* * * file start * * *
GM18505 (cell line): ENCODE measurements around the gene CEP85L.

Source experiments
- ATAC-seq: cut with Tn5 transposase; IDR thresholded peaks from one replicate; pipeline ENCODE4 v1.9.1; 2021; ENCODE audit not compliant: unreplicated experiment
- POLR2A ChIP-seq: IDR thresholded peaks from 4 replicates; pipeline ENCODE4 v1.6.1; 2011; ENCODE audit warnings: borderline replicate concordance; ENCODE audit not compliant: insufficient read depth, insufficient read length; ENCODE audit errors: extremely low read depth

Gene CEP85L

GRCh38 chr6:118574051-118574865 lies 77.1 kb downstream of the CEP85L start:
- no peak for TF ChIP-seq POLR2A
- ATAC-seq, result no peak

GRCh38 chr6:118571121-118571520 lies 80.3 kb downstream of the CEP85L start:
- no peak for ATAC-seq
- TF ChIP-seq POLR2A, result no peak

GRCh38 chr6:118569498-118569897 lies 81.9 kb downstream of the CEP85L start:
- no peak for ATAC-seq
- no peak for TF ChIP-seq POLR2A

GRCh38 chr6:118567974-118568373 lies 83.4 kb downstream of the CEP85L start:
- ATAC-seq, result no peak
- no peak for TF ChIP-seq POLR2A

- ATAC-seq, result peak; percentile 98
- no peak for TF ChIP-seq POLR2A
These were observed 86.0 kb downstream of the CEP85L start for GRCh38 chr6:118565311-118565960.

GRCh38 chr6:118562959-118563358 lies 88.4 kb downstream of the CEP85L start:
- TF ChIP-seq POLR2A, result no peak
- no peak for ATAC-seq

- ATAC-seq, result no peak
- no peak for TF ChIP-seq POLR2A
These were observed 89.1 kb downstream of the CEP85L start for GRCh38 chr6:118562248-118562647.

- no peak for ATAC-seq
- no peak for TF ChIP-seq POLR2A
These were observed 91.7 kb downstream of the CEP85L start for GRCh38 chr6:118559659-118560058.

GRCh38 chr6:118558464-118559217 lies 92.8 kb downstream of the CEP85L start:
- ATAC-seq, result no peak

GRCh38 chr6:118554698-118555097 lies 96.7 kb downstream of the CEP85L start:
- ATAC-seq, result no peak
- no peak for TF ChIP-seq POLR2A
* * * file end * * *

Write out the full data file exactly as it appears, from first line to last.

GM18505 (cell line): ENCODE measurements around the gene CEP85L.

Source experiments
- ATAC-seq: cut with Tn5 transposase; IDR thresholded peaks from one replicate; pipeline ENCODE4 v1.9.1; 2021; ENCODE audit not compliant: unreplicated experiment
- POLR2A ChIP-seq: IDR thresholded peaks from 4 replicates; pipeline ENCODE4 v1.6.1; 2011; ENCODE audit warnings: borderline replicate concordance; ENCODE audit not compliant: insufficient read depth, insufficient read length; ENCODE audit errors: extremely low read depth

Gene CEP85L

GRCh38 chr6:118574051-118574865 lies 77.1 kb downstream of the CEP85L start:
- no peak for TF ChIP-seq POLR2A
- ATAC-seq, result no peak

GRCh38 chr6:118571121-118571520 lies 80.3 kb downstream of the CEP85L start:
- no peak for ATAC-seq
- TF ChIP-seq POLR2A, result no peak

GRCh38 chr6:118569498-118569897 lies 81.9 kb downstream of the CEP85L start:
- no peak for ATAC-seq
- no peak for TF ChIP-seq POLR2A

GRCh38 chr6:118567974-118568373 lies 83.4 kb downstream of the CEP85L start:
- ATAC-seq, result no peak
- no peak for TF ChIP-seq POLR2A

- ATAC-seq, result peak; percentile 98
- no peak for TF ChIP-seq POLR2A
These were observed 86.0 kb downstream of the CEP85L start for GRCh38 chr6:118565311-118565960.

GRCh38 chr6:118562959-118563358 lies 88.4 kb downstream of the CEP85L start:
- TF ChIP-seq POLR2A, result no peak
- no peak for ATAC-seq

- ATAC-seq, result no peak
- no peak for TF ChIP-seq POLR2A
These were observed 89.1 kb downstream of the CEP85L start for GRCh38 chr6:118562248-118562647.

- no peak for ATAC-seq
- no peak for TF ChIP-seq POLR2A
These were observed 91.7 kb downstream of the CEP85L start for GRCh38 chr6:118559659-118560058.

GRCh38 chr6:118558464-118559217 lies 92.8 kb downstream of the CEP85L start:
- ATAC-seq, result no peak

GRCh38 chr6:118554698-118555097 lies 96.7 kb downstream of the CEP85L start:
- ATAC-seq, result no peak
- no peak for TF ChIP-seq POLR2A